The interior restoration project Fortune Restoration accomplished at the First Presbyterian Church of Lake Forest was a grand Church interior paint preservation project. The amount of work that went into exposing the original work done by renowned Louis Comfort Tiffany of New York City was a great success. After stripping off layers of old paint, Fortune Restoration’s Church paint services went to great lengths to fruitfully reproduce interior finishes fashioned by Tiffany over 100 years ago.
As early as 1856, the Reverend Robert Patterson and members of the Second Presbyterian Church of Chicago began to visit the area which became Lake Forest, with the intention of beginning a community which would focus on establishing a Presbyterian university for this region. On July 24, 1859, the First Presbyterian Church of Lake Forest was formally organized with a membership of fourteen persons. Meetings were initially held in the Chapel of the Lake Forest Academy. The Reverend William Cowper Dickinson, an Academy faculty member, conducted many of the early services and was called as the first full-time pastor in 1862, the year the first church building was erected, described: “a Gothic design frame cottage in the form of a cross, with a pointed roof, two low spires on either side of the front door, and windows of clear glass.”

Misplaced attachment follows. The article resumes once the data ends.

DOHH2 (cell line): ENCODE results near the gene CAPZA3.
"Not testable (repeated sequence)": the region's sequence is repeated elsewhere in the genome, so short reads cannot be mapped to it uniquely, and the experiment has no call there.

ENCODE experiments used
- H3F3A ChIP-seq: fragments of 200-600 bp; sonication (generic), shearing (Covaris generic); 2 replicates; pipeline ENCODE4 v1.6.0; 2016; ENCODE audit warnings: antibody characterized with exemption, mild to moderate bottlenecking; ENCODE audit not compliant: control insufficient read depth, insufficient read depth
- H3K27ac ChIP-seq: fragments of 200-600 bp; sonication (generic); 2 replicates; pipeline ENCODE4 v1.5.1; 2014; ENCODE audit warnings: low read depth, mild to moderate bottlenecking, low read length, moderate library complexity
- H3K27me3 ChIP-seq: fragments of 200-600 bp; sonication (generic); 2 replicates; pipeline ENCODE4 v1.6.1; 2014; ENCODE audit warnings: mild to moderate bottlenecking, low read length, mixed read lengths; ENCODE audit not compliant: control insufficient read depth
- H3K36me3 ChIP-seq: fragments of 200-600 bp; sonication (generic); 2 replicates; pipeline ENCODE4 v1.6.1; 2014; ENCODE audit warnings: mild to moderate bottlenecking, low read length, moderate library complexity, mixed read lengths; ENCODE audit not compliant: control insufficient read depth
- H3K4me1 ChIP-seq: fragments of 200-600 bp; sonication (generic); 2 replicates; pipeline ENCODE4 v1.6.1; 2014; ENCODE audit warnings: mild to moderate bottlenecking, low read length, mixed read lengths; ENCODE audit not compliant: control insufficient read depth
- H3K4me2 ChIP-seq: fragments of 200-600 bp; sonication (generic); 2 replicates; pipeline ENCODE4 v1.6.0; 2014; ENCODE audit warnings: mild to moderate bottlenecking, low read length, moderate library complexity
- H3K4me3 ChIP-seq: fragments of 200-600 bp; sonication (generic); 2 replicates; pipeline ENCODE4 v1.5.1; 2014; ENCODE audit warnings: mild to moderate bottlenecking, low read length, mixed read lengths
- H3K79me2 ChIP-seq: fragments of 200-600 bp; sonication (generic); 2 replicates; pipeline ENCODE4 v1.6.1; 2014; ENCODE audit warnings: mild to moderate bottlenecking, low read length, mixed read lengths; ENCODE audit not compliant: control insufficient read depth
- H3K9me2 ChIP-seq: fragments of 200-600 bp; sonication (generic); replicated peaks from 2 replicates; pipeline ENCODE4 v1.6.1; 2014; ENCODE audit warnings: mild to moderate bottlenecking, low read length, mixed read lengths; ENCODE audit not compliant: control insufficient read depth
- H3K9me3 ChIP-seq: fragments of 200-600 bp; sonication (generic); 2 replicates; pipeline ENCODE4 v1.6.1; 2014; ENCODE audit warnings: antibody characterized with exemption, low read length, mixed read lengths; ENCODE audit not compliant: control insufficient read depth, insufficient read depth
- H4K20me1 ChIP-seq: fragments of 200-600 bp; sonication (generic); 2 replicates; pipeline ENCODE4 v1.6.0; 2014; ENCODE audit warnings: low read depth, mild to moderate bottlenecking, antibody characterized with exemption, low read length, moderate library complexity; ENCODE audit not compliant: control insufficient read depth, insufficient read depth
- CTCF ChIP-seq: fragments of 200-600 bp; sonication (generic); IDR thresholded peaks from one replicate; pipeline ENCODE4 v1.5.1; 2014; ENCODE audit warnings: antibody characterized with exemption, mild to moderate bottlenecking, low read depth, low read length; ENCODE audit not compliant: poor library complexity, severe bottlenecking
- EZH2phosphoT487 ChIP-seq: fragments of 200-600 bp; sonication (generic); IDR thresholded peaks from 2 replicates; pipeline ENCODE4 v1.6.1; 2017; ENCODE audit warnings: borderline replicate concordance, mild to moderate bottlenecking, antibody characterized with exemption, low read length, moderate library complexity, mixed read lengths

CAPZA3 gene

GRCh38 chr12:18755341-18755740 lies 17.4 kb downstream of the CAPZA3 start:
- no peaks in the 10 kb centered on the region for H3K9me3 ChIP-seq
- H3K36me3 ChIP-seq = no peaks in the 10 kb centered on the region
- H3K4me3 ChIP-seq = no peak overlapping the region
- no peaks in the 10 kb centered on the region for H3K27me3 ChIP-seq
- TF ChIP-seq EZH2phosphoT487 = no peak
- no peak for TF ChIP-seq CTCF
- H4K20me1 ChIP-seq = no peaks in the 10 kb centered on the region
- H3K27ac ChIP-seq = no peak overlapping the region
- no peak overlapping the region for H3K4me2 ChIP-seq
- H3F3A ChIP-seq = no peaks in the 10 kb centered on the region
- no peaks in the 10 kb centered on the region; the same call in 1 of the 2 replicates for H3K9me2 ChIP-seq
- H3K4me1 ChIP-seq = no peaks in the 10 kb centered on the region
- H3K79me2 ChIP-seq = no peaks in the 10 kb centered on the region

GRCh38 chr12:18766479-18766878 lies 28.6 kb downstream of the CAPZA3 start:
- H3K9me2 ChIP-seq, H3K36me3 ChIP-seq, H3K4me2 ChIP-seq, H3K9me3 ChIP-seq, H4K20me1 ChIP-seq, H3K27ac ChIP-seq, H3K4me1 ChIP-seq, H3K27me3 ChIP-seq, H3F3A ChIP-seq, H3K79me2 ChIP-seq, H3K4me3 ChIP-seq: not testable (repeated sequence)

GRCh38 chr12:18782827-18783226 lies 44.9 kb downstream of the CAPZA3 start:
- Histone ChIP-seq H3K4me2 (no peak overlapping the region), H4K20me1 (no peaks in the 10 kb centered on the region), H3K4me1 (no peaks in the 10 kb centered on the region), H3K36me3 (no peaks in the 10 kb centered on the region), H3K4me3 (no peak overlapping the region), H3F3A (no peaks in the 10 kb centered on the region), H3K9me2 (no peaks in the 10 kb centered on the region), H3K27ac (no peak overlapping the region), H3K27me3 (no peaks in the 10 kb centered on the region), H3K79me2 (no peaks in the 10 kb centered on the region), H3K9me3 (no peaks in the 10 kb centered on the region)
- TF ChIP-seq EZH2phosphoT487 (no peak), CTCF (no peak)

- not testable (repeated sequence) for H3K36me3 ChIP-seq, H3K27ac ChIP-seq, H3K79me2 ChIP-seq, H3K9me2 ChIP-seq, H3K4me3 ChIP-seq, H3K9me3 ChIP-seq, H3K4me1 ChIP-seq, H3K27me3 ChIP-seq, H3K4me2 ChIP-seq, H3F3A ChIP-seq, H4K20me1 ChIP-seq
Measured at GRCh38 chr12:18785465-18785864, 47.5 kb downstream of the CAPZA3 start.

In 1886, plans for the present church on Sheridan Road were commenced to the design of Charles Sumner Frost of Chicago’s Cobb and Frost. The stones of this building came largely from the Second Presbyterian Church of Chicago, then at Wabash and Washington Streets, which had burned in the Great Fire of October 1871. By the time of the fire, Second Church had sold the property to Timothy Wright and Joseph and John Medill. When the church building burnt, Wright had the stones shipped to Winnetka, where he had planned to build a church in memory of his mother near his residence. For unknown reasons, this did not occur, though Wright had belonged to the Unitarian Church in Winnetka, which eventually became the Winnetka Congregational Church. Wright sold the stones to Robert Hall McCormick, of the well-known McCormick family, who were Presbyterians. McCormick had originally planned to build a residence for himself with these stones, on property west of Lake Forest. The stones still sat unused for several years, until the Lake Forest Church purchased them for use in their present building. The church was dedicated on June 1, 1888. Dr. Patterson, who had presided over the dedication of Second Church, Chicago, both the Wabash and Michigan Avenue churches, preached at this dedication as well. In 1902, Louis C. Tiffany of New York City, New York, redecorated the sanctuary. Over the course of several years thereafter, a triptych of windows above the chancel and several windows along the nave were installed in the nave Tiffany. One of these windows was given in memory of Lily Reid Holt, in whose name the Chapel of Lake Forest College was built. Additional windows were eventually done by Charles J. Connick, Franz Schroeder, Frank Drebobl, Henry Wynd Young, and Botti Studio of Architectural Arts, Inc.